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Democrats reintroduce measure to address racial disparities in environmental impacts

Democrats reintroduce measure to address racial disparities in environmental impacts
© Greg Nash

Senate Democrats and their counterparts in the House on Thursday reintroduced legislation that aims to address the disparate impact environmental harm and pollution has on people of color and low-income Americans. 

The Environmental Justice for All Act would authorize regulatory agencies to consider cumulative impacts in Clean Air Act and Clean Water Act decisions.

The measure would also require increased community input in agencies’ environmental decisionmaking and amend the 1964 Civil Rights Act, allowing private citizens and organizations to sue over alleged discrimination in environmental programs.

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Sen. Tammy DuckworthLadda (Tammy) Tammy DuckworthSu's track record make her an excellent pick for Labor Department post Senate passes bipartisan B water infrastructure bill Senate panel advances Biden's Postal Service nominees MORE (D-Ill.) introduced the Senate version of the bill, while House Natural Resources Committee Chair Raúl Grijalva (D-Ariz.) and Rep. A. Donald McEachinAston (Donale) Donald McEachinPolitical disenfranchisement is fueling environmental injustice White House names members of environmental justice panel Democrats reintroduce measure to address racial disparities in environmental impacts MORE (D-Va.) introduced the House version. Duckworth and Grijalva introduced the respective versions of the bills in 2020 as well.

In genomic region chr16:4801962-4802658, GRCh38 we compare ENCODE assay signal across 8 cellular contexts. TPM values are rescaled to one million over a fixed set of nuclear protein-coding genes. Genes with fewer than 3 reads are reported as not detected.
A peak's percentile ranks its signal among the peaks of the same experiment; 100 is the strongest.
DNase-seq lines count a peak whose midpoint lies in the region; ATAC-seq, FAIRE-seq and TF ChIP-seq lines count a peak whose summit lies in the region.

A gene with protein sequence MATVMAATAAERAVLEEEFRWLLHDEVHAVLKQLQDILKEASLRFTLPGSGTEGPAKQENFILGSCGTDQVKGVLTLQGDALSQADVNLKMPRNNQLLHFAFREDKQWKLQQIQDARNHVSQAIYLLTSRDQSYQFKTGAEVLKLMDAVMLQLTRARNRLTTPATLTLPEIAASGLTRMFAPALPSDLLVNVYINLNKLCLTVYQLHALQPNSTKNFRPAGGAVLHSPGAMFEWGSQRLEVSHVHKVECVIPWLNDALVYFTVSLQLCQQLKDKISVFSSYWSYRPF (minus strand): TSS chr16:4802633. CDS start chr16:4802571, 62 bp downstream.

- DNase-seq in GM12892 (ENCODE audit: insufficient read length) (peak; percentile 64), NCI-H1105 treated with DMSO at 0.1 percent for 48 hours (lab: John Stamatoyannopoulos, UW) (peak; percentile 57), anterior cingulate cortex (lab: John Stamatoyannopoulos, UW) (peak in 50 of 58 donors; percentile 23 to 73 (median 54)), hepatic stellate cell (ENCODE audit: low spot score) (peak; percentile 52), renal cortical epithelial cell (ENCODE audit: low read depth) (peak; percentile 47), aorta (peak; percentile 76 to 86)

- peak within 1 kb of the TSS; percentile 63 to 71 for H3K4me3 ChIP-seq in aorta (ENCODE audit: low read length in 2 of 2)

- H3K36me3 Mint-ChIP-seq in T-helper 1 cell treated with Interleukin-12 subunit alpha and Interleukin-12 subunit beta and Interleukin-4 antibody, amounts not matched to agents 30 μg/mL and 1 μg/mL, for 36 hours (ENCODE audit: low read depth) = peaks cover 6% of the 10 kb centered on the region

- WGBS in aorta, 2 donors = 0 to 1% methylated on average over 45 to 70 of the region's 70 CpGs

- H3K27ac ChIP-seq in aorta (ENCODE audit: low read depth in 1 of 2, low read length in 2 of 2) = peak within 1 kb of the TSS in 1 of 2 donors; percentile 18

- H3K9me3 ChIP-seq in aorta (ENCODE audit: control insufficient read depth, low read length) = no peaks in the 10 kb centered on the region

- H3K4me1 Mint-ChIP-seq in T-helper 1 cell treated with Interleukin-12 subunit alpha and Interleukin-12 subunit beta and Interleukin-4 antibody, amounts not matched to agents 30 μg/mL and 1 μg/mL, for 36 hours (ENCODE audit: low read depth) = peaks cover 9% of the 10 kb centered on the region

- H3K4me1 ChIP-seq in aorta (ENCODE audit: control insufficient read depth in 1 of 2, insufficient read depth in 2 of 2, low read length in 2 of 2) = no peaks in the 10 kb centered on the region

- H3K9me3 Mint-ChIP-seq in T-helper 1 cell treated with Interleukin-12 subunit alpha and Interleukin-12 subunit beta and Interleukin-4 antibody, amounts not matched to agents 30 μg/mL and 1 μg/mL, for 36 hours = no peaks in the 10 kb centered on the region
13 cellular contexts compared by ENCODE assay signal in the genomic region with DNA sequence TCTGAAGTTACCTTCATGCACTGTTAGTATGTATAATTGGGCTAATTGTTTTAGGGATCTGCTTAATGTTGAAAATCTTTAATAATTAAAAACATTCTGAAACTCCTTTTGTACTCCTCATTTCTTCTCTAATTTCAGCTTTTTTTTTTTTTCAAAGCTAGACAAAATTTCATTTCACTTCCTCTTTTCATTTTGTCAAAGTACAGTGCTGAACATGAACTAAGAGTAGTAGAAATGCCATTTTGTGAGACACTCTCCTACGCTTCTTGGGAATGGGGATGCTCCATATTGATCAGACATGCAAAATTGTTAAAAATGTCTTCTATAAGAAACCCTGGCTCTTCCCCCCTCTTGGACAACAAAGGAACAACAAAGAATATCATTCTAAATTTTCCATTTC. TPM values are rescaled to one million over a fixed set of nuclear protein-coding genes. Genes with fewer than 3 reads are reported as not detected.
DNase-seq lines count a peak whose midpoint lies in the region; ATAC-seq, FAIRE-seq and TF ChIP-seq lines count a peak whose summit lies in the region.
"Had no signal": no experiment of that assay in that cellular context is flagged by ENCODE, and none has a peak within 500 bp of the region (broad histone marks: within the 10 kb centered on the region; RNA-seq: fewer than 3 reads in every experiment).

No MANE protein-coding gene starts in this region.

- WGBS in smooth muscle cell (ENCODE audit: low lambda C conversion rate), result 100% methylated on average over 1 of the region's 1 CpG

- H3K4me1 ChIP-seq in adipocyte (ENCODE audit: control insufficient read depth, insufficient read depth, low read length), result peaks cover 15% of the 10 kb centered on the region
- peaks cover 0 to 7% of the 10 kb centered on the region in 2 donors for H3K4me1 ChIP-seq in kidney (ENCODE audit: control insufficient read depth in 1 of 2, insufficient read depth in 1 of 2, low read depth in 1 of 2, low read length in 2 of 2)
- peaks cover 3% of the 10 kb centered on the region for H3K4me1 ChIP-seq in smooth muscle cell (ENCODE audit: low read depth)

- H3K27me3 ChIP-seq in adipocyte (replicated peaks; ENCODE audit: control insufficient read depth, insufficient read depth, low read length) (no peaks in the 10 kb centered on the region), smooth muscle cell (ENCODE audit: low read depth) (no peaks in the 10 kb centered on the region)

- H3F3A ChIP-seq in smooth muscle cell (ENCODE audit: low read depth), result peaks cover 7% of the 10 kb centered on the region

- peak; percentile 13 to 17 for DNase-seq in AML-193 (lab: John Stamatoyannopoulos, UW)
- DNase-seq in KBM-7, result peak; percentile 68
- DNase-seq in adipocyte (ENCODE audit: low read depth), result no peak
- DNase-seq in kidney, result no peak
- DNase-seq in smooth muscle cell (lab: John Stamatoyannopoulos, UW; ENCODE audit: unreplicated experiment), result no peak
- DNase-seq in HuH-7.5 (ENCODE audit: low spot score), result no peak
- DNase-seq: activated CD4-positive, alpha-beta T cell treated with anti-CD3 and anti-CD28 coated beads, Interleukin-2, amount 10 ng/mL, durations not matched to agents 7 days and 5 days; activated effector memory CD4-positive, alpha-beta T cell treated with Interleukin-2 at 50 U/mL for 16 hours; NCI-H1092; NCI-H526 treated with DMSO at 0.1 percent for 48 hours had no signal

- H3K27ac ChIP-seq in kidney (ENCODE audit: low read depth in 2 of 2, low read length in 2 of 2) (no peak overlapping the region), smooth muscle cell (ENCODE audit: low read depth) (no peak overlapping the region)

Duckworth, chair of the Senate Environment and Public Works Subcommittee on Fisheries, Water and Wildlife, said in a statement that the coronavirus pandemic had emphasized health and environmental inequalities in the U.S.

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“In order for our nation to emerge from this deadly pandemic stronger than we were before, we must confront the fact that communities of color face public health challenges — which also make them more susceptible to the effects of the deadly COVID-19 virus — at alarming rates while too many in power look the other way,” Duckworth said.

“I’m proud to be introducing this vital legislation because it would go a long way toward making real every American’s right to breathe safe air, drink clean water and live on uncontaminated land — regardless of their ZIP code, the size of their wallet or the color of their skin,” she said.

Grijalva, meanwhile, said it was essential to act on environmental justice issues with Democrats controlling the White House and Senate.

“With new leadership in Congress and the White House, we’re in a window of opportunity to save lives and establish environmental justice that the country can’t afford to miss,” he said.

“Today is the first step in pushing this bill and the principles behind it as far as they can go in our federal government. For too long, low-income communities, tribal and indigenous communities, and communities of color have been shut out of the decisionmaking process and left without the tools to fight back when big corporations set up shop in their back yards,” he said.